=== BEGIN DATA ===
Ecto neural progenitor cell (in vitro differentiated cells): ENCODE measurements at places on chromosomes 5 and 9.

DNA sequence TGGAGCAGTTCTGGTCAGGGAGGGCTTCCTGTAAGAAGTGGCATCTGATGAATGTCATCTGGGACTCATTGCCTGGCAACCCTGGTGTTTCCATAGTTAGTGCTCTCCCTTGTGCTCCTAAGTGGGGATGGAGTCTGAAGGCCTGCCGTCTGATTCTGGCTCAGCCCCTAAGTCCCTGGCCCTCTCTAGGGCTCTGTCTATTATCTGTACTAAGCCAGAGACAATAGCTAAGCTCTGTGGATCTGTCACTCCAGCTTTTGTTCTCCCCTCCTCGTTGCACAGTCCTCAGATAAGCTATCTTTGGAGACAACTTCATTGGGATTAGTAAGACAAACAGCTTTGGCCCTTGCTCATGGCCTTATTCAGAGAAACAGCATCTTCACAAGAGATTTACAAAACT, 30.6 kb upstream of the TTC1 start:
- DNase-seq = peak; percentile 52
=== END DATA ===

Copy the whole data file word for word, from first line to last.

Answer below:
Ecto neural progenitor cell (in vitro differentiated cells): ENCODE measurements at places on chromosomes 5 and 9.

DNA sequence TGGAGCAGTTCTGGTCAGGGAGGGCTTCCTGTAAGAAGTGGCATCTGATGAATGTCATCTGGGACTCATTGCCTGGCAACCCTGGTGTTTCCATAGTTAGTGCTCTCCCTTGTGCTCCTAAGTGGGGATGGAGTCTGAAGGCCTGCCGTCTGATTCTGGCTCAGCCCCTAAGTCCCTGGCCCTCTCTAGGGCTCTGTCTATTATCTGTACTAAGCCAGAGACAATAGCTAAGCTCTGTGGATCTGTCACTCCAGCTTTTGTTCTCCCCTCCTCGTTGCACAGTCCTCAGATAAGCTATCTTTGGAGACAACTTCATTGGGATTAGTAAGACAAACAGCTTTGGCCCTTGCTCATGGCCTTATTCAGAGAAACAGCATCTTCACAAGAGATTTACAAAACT, 30.6 kb upstream of the TTC1 start:
- DNase-seq = peak; percentile 52